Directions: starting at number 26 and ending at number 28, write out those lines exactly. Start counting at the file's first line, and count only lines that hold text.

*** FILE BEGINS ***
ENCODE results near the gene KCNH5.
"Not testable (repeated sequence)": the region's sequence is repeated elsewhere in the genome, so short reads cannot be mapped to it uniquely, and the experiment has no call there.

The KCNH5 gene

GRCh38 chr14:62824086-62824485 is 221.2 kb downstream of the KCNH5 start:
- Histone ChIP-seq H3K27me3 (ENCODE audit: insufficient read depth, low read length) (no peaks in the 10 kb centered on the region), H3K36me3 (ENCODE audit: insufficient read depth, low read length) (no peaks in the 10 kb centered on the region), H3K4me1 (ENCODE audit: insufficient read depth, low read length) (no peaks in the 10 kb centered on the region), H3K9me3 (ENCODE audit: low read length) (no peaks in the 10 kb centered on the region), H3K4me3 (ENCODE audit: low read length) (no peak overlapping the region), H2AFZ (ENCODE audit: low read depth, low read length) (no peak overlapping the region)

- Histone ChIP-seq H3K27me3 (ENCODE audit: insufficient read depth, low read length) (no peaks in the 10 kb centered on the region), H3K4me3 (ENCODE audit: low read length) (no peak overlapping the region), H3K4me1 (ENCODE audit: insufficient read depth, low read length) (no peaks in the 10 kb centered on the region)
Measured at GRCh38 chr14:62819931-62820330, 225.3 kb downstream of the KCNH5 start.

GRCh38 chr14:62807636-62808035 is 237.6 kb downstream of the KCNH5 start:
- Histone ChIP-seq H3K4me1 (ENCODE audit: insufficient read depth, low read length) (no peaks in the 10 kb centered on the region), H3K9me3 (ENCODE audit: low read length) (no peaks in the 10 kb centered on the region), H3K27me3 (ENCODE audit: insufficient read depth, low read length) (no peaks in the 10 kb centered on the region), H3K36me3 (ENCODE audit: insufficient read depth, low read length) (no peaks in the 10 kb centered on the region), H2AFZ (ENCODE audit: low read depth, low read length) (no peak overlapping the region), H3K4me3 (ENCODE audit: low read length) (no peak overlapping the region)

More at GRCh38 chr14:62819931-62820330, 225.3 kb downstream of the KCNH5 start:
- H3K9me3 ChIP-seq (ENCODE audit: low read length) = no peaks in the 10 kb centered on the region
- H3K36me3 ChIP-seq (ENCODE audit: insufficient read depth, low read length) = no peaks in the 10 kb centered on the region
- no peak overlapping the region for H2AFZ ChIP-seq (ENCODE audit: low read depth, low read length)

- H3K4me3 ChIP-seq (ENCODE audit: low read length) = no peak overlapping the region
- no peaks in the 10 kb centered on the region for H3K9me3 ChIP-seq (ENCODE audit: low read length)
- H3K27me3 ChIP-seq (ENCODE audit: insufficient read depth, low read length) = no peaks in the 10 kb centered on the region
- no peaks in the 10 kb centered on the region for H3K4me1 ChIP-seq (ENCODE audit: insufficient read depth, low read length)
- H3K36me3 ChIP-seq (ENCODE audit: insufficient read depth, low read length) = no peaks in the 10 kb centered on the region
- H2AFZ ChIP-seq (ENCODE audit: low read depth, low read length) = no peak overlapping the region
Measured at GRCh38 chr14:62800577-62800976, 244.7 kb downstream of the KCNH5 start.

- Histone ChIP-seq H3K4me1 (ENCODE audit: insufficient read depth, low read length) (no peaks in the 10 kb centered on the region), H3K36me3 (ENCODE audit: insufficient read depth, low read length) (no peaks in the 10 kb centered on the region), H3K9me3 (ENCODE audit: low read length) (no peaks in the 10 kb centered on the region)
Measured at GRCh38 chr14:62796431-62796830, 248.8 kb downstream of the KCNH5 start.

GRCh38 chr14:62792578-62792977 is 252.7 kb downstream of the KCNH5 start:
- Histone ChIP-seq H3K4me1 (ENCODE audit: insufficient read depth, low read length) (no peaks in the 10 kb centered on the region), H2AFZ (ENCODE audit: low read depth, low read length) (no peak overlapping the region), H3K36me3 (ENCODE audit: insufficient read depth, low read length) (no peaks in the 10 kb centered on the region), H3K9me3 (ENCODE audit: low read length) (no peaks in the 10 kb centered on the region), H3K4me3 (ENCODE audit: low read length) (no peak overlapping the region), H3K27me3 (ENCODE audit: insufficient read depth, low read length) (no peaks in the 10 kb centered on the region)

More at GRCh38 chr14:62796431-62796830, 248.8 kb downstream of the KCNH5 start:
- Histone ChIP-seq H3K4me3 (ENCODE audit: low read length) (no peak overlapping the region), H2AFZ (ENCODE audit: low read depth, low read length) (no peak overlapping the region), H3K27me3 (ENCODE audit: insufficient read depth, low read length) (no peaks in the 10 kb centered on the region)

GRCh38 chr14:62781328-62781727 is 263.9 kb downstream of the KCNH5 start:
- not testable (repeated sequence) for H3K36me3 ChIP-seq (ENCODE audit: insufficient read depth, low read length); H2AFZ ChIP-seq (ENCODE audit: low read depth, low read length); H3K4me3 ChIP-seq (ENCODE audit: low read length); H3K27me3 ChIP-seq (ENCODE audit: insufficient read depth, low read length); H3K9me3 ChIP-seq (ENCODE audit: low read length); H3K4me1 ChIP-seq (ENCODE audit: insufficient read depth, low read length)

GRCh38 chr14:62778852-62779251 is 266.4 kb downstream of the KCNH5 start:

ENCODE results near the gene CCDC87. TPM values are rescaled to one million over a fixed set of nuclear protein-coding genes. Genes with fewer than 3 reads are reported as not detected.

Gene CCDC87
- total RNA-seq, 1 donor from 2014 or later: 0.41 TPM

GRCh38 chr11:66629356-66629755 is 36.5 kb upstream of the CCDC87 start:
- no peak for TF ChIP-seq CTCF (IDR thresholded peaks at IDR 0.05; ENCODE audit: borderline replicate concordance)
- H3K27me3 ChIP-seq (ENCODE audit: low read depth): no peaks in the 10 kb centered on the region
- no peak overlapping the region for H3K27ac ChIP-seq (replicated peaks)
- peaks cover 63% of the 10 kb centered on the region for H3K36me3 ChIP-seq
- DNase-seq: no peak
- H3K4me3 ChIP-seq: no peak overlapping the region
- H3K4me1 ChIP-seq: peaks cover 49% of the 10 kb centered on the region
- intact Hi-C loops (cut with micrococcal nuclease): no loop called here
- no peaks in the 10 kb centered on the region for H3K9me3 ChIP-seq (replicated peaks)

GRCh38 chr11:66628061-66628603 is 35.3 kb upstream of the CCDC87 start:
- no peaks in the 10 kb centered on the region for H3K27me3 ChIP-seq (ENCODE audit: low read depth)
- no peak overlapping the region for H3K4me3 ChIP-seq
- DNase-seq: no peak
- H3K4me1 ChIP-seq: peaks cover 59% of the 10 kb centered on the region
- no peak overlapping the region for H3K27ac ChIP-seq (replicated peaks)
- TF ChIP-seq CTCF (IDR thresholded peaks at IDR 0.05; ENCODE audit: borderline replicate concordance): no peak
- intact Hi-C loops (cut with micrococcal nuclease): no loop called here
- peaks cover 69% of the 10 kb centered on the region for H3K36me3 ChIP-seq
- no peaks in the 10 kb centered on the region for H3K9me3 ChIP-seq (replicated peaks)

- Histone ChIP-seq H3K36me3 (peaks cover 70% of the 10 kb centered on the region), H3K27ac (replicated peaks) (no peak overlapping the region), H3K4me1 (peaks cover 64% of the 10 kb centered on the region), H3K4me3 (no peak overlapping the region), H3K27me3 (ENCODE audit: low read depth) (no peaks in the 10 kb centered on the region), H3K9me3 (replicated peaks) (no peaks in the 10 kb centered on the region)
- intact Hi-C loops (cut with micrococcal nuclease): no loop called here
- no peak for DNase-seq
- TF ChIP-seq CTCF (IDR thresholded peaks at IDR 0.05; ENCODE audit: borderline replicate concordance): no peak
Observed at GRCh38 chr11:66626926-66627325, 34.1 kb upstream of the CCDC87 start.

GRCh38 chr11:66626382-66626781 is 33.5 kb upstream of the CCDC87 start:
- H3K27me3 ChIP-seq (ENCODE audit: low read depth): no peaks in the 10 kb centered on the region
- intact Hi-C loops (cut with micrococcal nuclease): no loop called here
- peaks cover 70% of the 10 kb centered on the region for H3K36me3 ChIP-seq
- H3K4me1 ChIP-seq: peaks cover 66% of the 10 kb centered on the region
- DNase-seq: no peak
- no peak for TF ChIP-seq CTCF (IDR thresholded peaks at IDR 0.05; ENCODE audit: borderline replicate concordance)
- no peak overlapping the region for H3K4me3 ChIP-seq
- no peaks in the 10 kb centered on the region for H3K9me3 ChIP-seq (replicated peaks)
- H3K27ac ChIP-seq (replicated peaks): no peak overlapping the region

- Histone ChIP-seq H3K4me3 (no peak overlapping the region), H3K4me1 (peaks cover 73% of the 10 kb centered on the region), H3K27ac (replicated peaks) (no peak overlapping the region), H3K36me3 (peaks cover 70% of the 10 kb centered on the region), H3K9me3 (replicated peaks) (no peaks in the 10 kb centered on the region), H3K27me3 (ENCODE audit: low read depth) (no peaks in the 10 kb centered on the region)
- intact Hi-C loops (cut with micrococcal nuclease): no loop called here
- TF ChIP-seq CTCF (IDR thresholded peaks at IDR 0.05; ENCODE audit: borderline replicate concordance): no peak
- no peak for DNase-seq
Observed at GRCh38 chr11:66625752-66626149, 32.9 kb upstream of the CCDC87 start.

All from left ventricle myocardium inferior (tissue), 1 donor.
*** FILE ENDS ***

- Histone ChIP-seq H3K4me3 (ENCODE audit: low read length) (no peak overlapping the region), H2AFZ (ENCODE audit: low read depth, low read length) (no peak overlapping the region), H3K27me3 (ENCODE audit: insufficient read depth, low read length) (no peaks in the 10 kb centered on the region)

GRCh38 chr14:62781328-62781727 is 263.9 kb downstream of the KCNH5 start:
- not testable (repeated sequence) for H3K36me3 ChIP-seq (ENCODE audit: insufficient read depth, low read length); H2AFZ ChIP-seq (ENCODE audit: low read depth, low read length); H3K4me3 ChIP-seq (ENCODE audit: low read length); H3K27me3 ChIP-seq (ENCODE audit: insufficient read depth, low read length); H3K9me3 ChIP-seq (ENCODE audit: low read length); H3K4me1 ChIP-seq (ENCODE audit: insufficient read depth, low read length)